8. Saturation - using HSL - If there's a specific color I want to emphasize (yellow flowers in a landscape, perhaps) or reduce (say reds in skintones), I'll use the HSL slider to add or reduce saturation for that specific color

Additional Thoughts: This is sort of like the exposure slider - it's a rather coarse adjusment.  It works well

9. Local contrast - I'll typically add some local contrast to most shots, but will reduce it for portraits - this affects sharpness

Additional Thoughts: For fine detail like blades of grass, bricks in a building, hair, feathers, etc. this is a very useful adjustment, but watch out for moire and overly harsh transitions.  It's a good idea to adjust this at 50% magnification which is close to what it will look like if printed.

10. Sharpness - this is usually my final global adjustment and I will tweak it depending on how sharp the focus/lens is, how high of ISO I used, and the subject matter.

Additional Thoughts: As I said in step 9, there's an old desktop publishing trick of adjusting sharpnes at 50% magnification.  This is very close to how the sharpness will appear when it's printed.  I'm not sure how Retina et al displays affect this, but it really does work.

11. Local edits - dust spots from the sensor, red eye, blemishes, etc.  I try to do as much work with global changes during raw conversion and I prefer to do as much in camera as possible, but Photoshop is great for layer blends, retouching, masking, and much more if that's what I need.

Additional Thoughts: this will be the subject of future posts...but PhotoShop is my prime tool, with Topaz Labs Remask and Nik being the primary plug-ins that I use.

6
Business of Photography/Videography / What was the first photo you sold?
« on: August 01, 2014, 04:20:19 PM »
I was digging through my old photos and found my first sale, so I thought it would be interesting to see what other people's first paid pictures looked like.  In my case, I no longer shoot fashion, but it was an interesting genre.  I sold this photo to the clothing designer for $100 and a 8x10 print to the model for $40, if I remember correctly.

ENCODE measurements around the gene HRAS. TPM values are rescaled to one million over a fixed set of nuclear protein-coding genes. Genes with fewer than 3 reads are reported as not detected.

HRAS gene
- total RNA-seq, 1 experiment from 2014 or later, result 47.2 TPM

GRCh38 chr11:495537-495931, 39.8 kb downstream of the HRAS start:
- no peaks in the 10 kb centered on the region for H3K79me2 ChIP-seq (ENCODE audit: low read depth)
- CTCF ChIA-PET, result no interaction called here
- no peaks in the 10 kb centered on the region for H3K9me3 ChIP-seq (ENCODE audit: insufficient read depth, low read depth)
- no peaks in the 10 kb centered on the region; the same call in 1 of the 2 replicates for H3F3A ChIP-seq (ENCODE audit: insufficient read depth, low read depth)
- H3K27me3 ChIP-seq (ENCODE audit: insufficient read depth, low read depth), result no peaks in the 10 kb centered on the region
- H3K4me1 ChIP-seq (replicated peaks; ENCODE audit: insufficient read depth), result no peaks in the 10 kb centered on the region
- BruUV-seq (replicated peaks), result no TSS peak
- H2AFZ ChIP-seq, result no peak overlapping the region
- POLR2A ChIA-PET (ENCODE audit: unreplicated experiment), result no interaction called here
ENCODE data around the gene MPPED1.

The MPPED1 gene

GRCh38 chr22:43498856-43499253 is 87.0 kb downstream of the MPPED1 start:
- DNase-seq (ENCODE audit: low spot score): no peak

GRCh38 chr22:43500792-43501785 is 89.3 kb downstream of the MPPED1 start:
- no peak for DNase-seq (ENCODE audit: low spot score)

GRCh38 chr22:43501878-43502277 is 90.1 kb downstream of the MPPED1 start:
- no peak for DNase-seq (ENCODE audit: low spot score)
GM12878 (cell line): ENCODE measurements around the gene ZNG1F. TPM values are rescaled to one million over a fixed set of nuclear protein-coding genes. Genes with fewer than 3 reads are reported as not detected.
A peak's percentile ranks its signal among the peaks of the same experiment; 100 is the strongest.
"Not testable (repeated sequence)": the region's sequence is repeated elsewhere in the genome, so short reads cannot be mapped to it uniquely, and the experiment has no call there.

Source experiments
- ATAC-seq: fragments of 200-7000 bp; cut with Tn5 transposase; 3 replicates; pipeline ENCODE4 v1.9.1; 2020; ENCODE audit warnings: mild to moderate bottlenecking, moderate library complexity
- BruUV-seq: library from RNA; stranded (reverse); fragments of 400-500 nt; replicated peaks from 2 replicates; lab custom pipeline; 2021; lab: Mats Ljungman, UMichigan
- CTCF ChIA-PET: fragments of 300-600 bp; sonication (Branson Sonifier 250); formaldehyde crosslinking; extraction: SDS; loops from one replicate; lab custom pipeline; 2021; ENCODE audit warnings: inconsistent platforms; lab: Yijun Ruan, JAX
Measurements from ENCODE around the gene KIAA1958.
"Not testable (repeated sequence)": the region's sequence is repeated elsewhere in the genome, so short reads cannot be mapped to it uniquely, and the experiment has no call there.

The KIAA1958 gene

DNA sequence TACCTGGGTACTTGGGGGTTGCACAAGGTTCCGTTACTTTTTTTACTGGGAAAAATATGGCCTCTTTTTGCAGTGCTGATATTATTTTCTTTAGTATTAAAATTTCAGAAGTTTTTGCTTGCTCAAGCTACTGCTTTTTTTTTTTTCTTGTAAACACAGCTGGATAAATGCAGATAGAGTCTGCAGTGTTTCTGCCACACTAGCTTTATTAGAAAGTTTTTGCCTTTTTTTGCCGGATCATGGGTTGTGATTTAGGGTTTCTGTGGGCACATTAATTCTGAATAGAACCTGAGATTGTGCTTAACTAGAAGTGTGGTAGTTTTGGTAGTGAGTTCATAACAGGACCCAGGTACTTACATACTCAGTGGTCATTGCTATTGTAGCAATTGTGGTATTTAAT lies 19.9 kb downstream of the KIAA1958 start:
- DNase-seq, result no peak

7
Canon General / What is your Least Used Piece of Gear?
« on: July 31, 2014, 10:17:04 AM »
Okay, one more -

What is your least used piece of gear, or pieces of gear?

Mine: my 430EX and 580EXIII Speedlites.  I love natural light and use my Lastolite reflectors/diffusers or Einsteins most of the time I need to add or modify light.

8
Canon General / What do you Splurge on?
« on: July 31, 2014, 10:12:03 AM »
As promised, the counter-thread:

What do you splurge on - not just a little, but a lot.  Things that you know you could do with lesser versions of, but either you have to have the best, or you just love the item so much you have to have it.

My list:

1. L lenses - I just love 'em

2. 1D- and 5-series bodies - tough full frame bodies - gotta have 'em

3. The 50L - related to #1 and the 50 f/1.4 is nearly as good, but I love the build quality, f/1.2 aperture, and taking portraits with the lens